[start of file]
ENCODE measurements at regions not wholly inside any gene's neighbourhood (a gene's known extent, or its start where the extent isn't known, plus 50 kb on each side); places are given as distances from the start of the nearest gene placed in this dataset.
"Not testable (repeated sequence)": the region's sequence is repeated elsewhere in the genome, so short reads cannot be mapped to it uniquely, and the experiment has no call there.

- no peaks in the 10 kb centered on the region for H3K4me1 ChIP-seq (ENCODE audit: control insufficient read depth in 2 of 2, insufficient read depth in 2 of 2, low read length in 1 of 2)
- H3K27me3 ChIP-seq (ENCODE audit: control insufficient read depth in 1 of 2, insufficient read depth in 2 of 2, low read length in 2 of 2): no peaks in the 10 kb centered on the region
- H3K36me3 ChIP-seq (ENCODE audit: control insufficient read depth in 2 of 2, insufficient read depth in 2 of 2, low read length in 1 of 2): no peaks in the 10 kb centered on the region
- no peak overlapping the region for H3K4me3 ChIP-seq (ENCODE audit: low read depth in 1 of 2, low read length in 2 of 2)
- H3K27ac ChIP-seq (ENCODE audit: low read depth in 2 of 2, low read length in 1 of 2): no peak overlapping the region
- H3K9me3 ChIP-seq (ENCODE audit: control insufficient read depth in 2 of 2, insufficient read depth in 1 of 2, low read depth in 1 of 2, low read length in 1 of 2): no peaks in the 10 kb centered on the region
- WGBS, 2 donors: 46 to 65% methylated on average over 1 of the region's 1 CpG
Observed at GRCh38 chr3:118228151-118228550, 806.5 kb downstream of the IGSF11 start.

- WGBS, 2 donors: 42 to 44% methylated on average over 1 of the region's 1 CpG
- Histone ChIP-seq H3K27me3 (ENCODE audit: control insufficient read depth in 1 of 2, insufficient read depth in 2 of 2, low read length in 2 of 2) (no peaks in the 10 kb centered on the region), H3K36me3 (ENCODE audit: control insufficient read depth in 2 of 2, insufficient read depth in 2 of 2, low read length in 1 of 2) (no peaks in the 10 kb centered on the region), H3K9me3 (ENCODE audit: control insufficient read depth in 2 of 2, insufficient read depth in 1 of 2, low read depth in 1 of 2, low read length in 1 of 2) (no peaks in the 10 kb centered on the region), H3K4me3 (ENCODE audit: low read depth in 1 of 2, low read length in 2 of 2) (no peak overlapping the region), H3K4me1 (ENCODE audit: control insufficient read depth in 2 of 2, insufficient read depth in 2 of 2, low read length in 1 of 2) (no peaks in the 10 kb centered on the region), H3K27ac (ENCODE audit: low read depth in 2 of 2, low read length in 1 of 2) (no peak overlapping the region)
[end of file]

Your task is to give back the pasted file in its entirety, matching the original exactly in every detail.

ENCODE measurements at regions not wholly inside any gene's neighbourhood (a gene's known extent, or its start where the extent isn't known, plus 50 kb on each side); places are given as distances from the start of the nearest gene placed in this dataset.
"Not testable (repeated sequence)": the region's sequence is repeated elsewhere in the genome, so short reads cannot be mapped to it uniquely, and the experiment has no call there.

- no peaks in the 10 kb centered on the region for H3K4me1 ChIP-seq (ENCODE audit: control insufficient read depth in 2 of 2, insufficient read depth in 2 of 2, low read length in 1 of 2)
- H3K27me3 ChIP-seq (ENCODE audit: control insufficient read depth in 1 of 2, insufficient read depth in 2 of 2, low read length in 2 of 2): no peaks in the 10 kb centered on the region
- H3K36me3 ChIP-seq (ENCODE audit: control insufficient read depth in 2 of 2, insufficient read depth in 2 of 2, low read length in 1 of 2): no peaks in the 10 kb centered on the region
- no peak overlapping the region for H3K4me3 ChIP-seq (ENCODE audit: low read depth in 1 of 2, low read length in 2 of 2)
- H3K27ac ChIP-seq (ENCODE audit: low read depth in 2 of 2, low read length in 1 of 2): no peak overlapping the region
- H3K9me3 ChIP-seq (ENCODE audit: control insufficient read depth in 2 of 2, insufficient read depth in 1 of 2, low read depth in 1 of 2, low read length in 1 of 2): no peaks in the 10 kb centered on the region
- WGBS, 2 donors: 46 to 65% methylated on average over 1 of the region's 1 CpG
Observed at GRCh38 chr3:118228151-118228550, 806.5 kb downstream of the IGSF11 start.

- WGBS, 2 donors: 42 to 44% methylated on average over 1 of the region's 1 CpG
- Histone ChIP-seq H3K27me3 (ENCODE audit: control insufficient read depth in 1 of 2, insufficient read depth in 2 of 2, low read length in 2 of 2) (no peaks in the 10 kb centered on the region), H3K36me3 (ENCODE audit: control insufficient read depth in 2 of 2, insufficient read depth in 2 of 2, low read length in 1 of 2) (no peaks in the 10 kb centered on the region), H3K9me3 (ENCODE audit: control insufficient read depth in 2 of 2, insufficient read depth in 1 of 2, low read depth in 1 of 2, low read length in 1 of 2) (no peaks in the 10 kb centered on the region), H3K4me3 (ENCODE audit: low read depth in 1 of 2, low read length in 2 of 2) (no peak overlapping the region), H3K4me1 (ENCODE audit: control insufficient read depth in 2 of 2, insufficient read depth in 2 of 2, low read length in 1 of 2) (no peaks in the 10 kb centered on the region), H3K27ac (ENCODE audit: low read depth in 2 of 2, low read length in 1 of 2) (no peak overlapping the region)